Big Tech’s online safety bill has been set for Parliament


The government’s long-awaited online security bill will finally be presented to Parliament today.

Parliamentarians are expected to pass safety laws, which aim to protect children from harmful content such as pornography and limit people’s exposure to illegal content.

It will require social media platforms, search engines and other apps and websites that allow people to post their own content to protect children, engage in illegal activities, and comply with stated terms and conditions.

Independent regulator Ofcom will have the power to fine non-compliant companies up to 10% of their annual global revenue, force them to improve their practices, and block non-compliant sites.

The government says executives whose companies do not cooperate with Ofcom’s inquiries could now be prosecuted or jailed within two months of the bill coming into effect, instead of two years as it was previously drafted.

A number of other new offenses were also added to the bill to make executives of companies within the scope criminally liable for destroying evidence, failing to participate or providing false information in interviews with Ofcom and for having hindered the regulator when entering the offices of the company.

“The internet has transformed our lives for the better. It connected us and strengthened us. But on the other hand, tech companies were not held accountable when damage, abuse, and criminal behavior were unleashed on their platforms. Instead they were left to mark their own tasks, “said digital secretary Nadine Dorries.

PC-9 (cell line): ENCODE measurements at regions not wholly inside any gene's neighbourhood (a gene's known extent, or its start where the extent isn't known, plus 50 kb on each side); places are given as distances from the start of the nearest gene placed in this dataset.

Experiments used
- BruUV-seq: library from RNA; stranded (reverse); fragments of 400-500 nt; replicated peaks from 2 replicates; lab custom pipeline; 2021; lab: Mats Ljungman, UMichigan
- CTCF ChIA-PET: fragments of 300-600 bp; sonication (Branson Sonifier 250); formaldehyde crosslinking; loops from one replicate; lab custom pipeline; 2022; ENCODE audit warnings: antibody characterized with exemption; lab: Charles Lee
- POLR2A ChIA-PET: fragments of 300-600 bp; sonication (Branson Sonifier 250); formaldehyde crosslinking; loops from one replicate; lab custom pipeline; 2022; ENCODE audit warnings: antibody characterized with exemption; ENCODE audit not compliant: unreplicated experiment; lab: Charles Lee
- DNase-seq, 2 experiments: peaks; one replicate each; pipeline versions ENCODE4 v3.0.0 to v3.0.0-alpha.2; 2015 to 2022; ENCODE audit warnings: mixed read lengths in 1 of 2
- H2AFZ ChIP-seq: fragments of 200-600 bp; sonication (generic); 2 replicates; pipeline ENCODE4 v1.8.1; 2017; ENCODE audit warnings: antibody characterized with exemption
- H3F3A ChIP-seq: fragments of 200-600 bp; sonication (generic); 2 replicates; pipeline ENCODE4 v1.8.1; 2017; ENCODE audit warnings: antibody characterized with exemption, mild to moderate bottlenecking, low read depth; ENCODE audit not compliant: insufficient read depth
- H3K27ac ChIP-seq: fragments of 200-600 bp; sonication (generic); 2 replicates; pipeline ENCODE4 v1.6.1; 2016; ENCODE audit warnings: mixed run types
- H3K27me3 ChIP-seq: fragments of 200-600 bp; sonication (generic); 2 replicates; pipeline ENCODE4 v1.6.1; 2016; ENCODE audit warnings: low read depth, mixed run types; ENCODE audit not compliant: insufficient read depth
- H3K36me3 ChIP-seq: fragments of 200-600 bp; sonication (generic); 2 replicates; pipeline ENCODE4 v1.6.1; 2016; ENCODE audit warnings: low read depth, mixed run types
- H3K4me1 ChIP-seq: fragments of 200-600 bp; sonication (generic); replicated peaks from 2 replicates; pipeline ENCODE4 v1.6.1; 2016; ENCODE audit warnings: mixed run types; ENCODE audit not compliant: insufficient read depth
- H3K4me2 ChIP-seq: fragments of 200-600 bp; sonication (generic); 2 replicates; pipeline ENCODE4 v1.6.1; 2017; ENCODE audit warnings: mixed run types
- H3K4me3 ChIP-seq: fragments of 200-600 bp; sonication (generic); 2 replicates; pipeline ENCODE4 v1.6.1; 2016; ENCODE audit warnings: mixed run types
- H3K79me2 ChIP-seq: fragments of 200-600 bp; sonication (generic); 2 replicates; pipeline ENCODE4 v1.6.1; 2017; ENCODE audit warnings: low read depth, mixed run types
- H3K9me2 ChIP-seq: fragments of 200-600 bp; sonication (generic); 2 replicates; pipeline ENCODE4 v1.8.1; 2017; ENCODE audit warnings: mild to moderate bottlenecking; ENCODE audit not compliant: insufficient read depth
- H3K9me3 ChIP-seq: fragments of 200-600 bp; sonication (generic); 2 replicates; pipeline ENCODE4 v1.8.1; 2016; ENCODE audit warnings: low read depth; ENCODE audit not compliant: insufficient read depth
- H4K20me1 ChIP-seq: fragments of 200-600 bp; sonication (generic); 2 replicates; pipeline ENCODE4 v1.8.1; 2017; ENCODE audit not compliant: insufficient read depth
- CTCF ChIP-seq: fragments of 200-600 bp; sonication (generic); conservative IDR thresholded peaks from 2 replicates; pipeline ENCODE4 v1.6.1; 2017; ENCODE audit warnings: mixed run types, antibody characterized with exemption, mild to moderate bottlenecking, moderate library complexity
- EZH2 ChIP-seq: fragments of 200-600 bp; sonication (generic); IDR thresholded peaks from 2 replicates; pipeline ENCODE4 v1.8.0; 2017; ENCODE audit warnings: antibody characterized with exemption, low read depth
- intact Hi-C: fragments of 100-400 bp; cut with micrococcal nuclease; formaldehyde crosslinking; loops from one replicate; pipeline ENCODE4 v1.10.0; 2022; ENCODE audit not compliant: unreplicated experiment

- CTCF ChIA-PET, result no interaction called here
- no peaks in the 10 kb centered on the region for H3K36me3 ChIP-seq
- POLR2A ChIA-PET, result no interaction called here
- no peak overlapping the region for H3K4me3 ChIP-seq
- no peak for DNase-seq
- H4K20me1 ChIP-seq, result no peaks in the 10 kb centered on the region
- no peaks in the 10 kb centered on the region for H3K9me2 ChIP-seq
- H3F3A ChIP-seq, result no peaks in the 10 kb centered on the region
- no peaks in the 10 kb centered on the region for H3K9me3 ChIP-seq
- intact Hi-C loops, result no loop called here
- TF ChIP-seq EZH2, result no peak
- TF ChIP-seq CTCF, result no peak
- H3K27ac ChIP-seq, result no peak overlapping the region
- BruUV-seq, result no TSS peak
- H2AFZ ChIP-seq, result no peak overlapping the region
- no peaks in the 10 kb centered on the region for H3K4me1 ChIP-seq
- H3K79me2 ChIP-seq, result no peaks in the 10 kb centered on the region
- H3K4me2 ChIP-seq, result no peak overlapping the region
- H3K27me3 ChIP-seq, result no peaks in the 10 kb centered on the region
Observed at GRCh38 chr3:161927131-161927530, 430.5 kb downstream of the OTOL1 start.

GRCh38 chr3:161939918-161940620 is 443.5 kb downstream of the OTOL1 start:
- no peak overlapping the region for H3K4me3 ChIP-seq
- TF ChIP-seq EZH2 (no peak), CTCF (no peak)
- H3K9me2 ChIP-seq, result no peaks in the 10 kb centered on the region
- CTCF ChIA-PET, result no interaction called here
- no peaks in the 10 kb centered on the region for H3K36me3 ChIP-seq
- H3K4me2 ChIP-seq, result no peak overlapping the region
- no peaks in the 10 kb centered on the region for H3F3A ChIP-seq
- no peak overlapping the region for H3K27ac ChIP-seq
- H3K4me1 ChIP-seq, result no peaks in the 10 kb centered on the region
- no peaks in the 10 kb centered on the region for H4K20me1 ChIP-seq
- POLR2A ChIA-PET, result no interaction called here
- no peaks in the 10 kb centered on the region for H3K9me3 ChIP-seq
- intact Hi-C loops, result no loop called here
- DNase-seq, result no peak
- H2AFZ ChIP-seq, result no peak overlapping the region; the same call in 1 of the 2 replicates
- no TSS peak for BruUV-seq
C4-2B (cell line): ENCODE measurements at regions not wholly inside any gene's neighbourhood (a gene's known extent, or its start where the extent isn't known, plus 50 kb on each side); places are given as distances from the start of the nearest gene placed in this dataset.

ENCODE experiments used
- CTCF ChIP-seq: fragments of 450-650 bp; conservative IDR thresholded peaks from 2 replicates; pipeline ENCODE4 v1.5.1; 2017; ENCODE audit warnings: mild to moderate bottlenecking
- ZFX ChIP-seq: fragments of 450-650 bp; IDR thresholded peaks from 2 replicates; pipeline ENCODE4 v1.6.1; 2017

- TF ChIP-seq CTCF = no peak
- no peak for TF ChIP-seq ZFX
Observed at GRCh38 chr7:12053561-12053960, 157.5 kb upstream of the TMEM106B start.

“We don’t think for a second when we fasten our seat belts to protect ourselves while driving. Given all the online risks, it makes sense to secure similar basic protections for the digital age.

“If we don’t intervene, we risk sacrificing the well-being and innocence of countless generations of children to the power of uncontrolled algorithms.”

The government says the bill is balanced and proportionate with exemptions for low-risk tech and non-tech companies with an online presence.

It also claims to strengthen people’s rights to express themselves freely online and to ensure that social media companies are not removing legal free speech, with users getting the right to appeal if they feel their post has been unfairly removed.

It will also impose requirements on social media companies to protect journalism and democratic political debate on their platforms. The contents of the news will be completely exempt from any regulation foreseen by the bill.

Social media platforms will also be required only to address “legal but harmful” content, such as exposure to self-harm, harassment and eating disorders, established by the government and approved by Parliament.

Previously they would have had to assess whether the additional content on their sites met the definition of legal but harmful material. This change removes any incentive or pressure on platforms to excessively remove legal content or controversial comments and will clarify the gray area around what is legal but harmful.

Ministers will also continue to consider how to ensure that platforms do not remove content from recognized media.

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Changes to the original draft bill in May 2021 include the introduction of paid scam ads on social media and search engines; ensure that all websites that post or host pornography have strict controls in place to ensure that users are at least 18 years of age; and the addition of new measures to crack down on anonymous trolls to give people more control over who can contact them and what they see online; and criminalize “cyberflashing,” sending obscene images to strangers online.

“Today marks an important step towards creating a safer online life for UK children and adults. Our research shows the need for rules that protect users from serious harm, but also value the great things of being online, including freedom of expression. We look forward to getting the job started, ”said Dame Melanie Dawes, Ofcom’s chief executive.

Big Tech’s online safety bill has been set for Parliament

Source link Big Tech’s online safety bill has been set for Parliament

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